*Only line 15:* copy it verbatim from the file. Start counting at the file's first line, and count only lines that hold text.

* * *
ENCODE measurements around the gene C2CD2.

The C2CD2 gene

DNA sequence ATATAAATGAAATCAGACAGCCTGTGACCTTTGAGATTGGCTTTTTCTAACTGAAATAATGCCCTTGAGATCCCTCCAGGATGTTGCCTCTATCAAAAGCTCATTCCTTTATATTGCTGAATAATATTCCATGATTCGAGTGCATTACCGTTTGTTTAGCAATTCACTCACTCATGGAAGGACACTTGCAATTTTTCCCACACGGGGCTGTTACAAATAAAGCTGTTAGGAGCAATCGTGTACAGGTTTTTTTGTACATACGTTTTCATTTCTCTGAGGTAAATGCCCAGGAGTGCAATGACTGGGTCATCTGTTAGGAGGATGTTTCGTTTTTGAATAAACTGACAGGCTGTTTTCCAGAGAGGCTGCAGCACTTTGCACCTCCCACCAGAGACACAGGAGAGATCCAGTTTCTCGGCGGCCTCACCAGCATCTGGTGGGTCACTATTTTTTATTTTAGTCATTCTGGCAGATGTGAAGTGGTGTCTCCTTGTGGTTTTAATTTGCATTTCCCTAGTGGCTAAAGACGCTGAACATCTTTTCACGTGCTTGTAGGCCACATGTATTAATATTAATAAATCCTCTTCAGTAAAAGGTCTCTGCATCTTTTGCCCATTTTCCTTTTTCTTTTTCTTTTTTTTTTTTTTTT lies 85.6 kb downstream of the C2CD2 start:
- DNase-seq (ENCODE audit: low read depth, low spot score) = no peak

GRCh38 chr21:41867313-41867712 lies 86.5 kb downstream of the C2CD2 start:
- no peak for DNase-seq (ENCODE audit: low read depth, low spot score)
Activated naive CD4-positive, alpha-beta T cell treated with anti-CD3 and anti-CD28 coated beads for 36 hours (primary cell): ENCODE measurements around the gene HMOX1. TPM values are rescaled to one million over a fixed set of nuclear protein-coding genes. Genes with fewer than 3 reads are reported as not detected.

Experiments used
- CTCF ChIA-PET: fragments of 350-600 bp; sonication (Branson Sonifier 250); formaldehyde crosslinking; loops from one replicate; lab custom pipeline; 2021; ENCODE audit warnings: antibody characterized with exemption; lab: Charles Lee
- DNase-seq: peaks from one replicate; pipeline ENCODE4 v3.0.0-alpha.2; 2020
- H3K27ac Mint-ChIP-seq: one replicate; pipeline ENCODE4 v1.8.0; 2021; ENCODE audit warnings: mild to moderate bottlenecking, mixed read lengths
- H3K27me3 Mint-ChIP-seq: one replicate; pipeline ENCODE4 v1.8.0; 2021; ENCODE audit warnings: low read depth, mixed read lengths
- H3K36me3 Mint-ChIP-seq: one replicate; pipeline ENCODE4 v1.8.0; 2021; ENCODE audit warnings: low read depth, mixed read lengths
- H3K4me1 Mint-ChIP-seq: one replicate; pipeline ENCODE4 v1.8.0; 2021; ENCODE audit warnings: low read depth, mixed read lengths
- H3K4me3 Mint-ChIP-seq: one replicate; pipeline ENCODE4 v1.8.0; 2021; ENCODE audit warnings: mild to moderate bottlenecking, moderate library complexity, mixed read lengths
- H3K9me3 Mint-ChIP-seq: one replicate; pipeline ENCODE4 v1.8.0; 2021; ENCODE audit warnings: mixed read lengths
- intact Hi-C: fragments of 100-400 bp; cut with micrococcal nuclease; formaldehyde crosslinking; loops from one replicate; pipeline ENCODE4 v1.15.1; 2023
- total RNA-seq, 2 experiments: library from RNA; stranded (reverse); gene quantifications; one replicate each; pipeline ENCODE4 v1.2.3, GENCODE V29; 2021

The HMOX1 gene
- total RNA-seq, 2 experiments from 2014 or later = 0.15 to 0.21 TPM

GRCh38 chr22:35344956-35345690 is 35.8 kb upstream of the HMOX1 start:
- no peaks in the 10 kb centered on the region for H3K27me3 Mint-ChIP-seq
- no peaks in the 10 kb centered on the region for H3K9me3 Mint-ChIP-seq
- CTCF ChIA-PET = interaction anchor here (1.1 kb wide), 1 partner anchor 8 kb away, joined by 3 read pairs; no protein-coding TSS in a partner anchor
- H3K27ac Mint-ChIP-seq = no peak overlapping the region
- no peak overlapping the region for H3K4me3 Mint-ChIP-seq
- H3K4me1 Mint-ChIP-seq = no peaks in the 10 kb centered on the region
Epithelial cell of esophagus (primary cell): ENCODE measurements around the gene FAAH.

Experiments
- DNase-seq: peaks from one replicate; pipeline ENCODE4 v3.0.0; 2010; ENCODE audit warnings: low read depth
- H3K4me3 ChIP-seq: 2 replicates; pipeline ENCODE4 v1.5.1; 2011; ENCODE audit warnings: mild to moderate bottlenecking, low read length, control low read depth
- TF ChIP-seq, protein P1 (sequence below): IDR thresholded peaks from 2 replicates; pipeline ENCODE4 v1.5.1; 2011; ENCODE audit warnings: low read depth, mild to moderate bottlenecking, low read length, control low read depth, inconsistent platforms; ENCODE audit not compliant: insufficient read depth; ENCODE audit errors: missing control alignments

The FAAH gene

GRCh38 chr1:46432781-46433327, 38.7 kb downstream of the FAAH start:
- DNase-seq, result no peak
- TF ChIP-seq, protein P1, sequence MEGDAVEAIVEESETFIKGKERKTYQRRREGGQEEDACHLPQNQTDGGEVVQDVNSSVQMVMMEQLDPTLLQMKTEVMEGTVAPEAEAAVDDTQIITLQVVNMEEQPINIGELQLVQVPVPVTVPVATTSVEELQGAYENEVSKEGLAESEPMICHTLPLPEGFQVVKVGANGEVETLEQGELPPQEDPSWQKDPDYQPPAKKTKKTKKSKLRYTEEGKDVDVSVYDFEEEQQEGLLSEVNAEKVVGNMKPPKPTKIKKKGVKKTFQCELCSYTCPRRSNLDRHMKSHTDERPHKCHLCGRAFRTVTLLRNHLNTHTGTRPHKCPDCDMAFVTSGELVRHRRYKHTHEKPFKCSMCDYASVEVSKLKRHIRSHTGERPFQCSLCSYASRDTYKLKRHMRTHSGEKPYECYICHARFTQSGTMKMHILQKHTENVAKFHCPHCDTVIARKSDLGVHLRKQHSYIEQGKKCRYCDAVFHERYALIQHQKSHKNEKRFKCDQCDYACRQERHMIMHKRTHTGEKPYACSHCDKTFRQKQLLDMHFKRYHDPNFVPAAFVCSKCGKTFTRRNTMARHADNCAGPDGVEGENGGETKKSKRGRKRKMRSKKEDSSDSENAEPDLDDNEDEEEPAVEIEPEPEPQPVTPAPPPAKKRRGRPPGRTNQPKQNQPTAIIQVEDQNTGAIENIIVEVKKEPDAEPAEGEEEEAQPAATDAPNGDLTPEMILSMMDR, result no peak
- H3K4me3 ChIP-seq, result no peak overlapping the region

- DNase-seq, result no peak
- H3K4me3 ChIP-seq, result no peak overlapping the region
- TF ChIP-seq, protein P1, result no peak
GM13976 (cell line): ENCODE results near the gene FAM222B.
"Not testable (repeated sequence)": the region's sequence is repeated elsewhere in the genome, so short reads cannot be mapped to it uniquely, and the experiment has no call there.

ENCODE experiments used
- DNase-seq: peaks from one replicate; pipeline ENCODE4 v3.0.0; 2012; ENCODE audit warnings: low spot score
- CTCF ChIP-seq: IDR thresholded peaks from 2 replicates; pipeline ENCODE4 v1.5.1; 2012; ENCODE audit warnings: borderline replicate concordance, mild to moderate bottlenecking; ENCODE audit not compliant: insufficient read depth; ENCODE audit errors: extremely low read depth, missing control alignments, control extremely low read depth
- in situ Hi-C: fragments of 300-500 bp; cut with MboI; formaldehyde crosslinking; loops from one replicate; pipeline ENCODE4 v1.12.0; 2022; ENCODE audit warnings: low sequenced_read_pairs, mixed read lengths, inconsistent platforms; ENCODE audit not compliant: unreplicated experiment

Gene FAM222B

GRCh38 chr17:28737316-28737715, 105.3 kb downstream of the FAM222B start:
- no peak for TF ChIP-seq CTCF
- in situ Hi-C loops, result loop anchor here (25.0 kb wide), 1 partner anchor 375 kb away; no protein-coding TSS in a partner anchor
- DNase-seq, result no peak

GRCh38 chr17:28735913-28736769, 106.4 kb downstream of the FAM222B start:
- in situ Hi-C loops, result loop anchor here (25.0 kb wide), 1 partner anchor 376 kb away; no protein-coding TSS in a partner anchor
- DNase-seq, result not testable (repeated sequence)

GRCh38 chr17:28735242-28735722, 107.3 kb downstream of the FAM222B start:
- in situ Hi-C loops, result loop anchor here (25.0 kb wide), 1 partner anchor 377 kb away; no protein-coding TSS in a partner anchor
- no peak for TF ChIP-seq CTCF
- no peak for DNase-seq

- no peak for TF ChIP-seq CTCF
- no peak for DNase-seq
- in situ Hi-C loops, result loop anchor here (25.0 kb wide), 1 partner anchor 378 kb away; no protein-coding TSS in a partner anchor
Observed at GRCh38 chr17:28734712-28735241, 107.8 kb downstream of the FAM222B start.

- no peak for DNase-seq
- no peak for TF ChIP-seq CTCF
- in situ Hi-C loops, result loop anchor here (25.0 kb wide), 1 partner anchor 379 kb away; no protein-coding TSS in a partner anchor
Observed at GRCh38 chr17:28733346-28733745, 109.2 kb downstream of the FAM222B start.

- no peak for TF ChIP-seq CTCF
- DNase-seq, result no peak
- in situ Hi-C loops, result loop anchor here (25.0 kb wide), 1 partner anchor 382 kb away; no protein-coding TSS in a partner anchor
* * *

- H3K4me3 Mint-ChIP-seq: one replicate; pipeline ENCODE4 v1.8.0; 2021; ENCODE audit warnings: mild to moderate bottlenecking, moderate library complexity, mixed read lengths